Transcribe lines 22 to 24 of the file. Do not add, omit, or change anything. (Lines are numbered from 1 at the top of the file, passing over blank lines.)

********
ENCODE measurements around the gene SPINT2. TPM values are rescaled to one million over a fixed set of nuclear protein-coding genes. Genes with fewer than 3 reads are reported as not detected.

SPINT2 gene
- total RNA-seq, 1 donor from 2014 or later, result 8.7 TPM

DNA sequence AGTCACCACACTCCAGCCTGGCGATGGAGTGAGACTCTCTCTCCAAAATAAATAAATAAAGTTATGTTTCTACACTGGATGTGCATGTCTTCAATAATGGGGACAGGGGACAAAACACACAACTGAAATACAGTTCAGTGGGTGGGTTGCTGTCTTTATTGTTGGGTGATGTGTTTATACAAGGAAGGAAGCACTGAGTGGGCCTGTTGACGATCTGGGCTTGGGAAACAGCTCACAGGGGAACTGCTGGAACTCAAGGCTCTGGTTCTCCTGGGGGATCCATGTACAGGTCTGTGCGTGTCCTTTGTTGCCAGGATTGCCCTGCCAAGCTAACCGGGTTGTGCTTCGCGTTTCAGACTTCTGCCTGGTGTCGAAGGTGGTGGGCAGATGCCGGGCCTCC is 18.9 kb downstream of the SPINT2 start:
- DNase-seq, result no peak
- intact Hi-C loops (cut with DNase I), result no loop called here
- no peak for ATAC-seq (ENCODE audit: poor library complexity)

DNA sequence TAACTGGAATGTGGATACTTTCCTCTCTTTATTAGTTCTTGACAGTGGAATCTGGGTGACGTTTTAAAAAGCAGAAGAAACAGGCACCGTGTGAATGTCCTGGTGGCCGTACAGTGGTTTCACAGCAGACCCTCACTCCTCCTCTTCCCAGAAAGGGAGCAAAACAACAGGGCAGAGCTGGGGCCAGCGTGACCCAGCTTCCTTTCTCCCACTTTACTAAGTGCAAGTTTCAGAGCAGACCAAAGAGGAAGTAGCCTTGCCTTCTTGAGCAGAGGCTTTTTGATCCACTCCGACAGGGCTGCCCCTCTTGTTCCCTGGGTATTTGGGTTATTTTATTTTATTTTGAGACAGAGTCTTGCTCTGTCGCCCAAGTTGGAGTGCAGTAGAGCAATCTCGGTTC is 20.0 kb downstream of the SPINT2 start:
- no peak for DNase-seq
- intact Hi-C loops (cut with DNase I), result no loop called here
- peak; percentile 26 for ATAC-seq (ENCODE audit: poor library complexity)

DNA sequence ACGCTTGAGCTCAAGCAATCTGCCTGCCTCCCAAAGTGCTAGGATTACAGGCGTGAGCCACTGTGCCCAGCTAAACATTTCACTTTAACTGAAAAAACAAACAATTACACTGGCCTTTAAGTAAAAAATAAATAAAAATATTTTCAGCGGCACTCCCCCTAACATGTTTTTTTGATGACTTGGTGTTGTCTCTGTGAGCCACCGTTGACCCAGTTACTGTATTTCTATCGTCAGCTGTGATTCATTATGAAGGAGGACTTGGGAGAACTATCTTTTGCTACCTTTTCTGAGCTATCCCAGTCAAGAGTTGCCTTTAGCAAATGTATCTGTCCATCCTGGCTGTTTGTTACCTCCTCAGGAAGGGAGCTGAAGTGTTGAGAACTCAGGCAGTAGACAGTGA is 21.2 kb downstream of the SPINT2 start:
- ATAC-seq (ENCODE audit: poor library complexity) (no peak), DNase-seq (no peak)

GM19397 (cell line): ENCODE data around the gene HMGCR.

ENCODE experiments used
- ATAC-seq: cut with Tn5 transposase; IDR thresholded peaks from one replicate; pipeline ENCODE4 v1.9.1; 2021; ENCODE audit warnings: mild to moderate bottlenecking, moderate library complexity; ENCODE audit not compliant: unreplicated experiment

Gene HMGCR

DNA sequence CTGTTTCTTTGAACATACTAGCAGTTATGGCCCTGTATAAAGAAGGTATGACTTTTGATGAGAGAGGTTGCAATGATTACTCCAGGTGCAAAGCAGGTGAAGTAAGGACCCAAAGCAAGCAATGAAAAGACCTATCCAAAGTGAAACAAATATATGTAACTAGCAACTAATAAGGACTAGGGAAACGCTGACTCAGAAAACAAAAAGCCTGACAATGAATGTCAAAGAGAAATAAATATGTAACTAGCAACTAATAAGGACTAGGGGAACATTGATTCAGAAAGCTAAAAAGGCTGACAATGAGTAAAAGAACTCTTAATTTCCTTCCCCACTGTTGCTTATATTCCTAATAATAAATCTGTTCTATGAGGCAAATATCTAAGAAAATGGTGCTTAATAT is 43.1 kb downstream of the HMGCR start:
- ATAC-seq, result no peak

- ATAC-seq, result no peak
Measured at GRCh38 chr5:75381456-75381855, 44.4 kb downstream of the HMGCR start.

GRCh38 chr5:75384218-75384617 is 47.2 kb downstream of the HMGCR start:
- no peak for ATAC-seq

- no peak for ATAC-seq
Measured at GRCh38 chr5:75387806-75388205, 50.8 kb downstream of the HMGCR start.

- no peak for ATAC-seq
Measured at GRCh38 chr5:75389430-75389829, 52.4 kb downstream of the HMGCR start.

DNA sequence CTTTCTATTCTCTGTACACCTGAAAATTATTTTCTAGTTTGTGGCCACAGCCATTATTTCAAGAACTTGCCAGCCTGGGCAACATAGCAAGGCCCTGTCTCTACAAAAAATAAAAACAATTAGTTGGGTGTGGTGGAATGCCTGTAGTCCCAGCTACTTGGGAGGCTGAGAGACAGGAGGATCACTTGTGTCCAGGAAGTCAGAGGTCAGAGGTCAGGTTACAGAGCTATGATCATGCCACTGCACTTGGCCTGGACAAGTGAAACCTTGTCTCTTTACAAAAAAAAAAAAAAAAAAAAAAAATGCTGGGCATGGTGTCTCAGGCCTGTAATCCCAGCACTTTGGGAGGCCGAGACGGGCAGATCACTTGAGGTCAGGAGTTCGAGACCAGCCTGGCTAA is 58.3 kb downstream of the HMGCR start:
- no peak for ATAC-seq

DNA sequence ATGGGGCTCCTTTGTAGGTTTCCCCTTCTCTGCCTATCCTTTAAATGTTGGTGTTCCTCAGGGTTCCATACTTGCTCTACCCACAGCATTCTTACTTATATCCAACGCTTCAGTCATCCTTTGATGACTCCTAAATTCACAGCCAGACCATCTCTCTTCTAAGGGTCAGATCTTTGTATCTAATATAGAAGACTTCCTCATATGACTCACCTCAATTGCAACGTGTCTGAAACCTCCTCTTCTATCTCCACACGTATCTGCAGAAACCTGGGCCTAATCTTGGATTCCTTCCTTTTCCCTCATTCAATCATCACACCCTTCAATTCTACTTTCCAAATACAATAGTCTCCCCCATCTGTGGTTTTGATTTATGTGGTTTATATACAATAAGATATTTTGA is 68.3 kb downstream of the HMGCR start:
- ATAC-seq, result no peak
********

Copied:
GRCh38 chr5:75384218-75384617 is 47.2 kb downstream of the HMGCR start:
- no peak for ATAC-seq

- no peak for ATAC-seq